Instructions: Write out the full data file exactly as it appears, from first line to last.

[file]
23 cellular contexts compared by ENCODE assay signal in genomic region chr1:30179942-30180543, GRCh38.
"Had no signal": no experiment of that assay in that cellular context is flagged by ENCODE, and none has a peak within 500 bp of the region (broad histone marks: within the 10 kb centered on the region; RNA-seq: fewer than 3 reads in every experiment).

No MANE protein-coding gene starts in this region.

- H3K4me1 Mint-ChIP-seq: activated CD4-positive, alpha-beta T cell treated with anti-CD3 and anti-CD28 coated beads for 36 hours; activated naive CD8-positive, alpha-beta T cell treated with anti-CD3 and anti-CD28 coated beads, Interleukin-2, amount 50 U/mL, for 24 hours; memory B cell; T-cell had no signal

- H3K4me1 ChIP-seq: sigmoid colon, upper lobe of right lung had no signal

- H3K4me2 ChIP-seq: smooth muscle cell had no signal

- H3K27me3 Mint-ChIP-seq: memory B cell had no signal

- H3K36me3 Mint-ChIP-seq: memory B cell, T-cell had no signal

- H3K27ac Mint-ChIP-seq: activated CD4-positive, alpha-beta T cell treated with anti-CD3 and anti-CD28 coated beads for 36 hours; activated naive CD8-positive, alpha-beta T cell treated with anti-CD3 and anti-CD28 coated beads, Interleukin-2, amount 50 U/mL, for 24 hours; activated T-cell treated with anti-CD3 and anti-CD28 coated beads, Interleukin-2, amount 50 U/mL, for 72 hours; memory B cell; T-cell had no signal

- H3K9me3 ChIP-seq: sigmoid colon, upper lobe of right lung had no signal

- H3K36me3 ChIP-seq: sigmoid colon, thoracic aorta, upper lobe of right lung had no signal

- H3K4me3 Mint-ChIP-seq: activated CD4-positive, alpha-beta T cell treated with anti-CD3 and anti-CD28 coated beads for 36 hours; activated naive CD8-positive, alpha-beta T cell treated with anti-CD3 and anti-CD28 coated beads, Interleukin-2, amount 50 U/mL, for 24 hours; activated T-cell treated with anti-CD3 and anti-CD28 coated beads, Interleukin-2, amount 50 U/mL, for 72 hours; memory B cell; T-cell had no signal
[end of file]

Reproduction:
23 cellular contexts compared by ENCODE assay signal in genomic region chr1:30179942-30180543, GRCh38.
"Had no signal": no experiment of that assay in that cellular context is flagged by ENCODE, and none has a peak within 500 bp of the region (broad histone marks: within the 10 kb centered on the region; RNA-seq: fewer than 3 reads in every experiment).

No MANE protein-coding gene starts in this region.

- H3K4me1 Mint-ChIP-seq: activated CD4-positive, alpha-beta T cell treated with anti-CD3 and anti-CD28 coated beads for 36 hours; activated naive CD8-positive, alpha-beta T cell treated with anti-CD3 and anti-CD28 coated beads, Interleukin-2, amount 50 U/mL, for 24 hours; memory B cell; T-cell had no signal

- H3K4me1 ChIP-seq: sigmoid colon, upper lobe of right lung had no signal

- H3K4me2 ChIP-seq: smooth muscle cell had no signal

- H3K27me3 Mint-ChIP-seq: memory B cell had no signal

- H3K36me3 Mint-ChIP-seq: memory B cell, T-cell had no signal

- H3K27ac Mint-ChIP-seq: activated CD4-positive, alpha-beta T cell treated with anti-CD3 and anti-CD28 coated beads for 36 hours; activated naive CD8-positive, alpha-beta T cell treated with anti-CD3 and anti-CD28 coated beads, Interleukin-2, amount 50 U/mL, for 24 hours; activated T-cell treated with anti-CD3 and anti-CD28 coated beads, Interleukin-2, amount 50 U/mL, for 72 hours; memory B cell; T-cell had no signal

- H3K9me3 ChIP-seq: sigmoid colon, upper lobe of right lung had no signal

- H3K36me3 ChIP-seq: sigmoid colon, thoracic aorta, upper lobe of right lung had no signal

- H3K4me3 Mint-ChIP-seq: activated CD4-positive, alpha-beta T cell treated with anti-CD3 and anti-CD28 coated beads for 36 hours; activated naive CD8-positive, alpha-beta T cell treated with anti-CD3 and anti-CD28 coated beads, Interleukin-2, amount 50 U/mL, for 24 hours; activated T-cell treated with anti-CD3 and anti-CD28 coated beads, Interleukin-2, amount 50 U/mL, for 72 hours; memory B cell; T-cell had no signal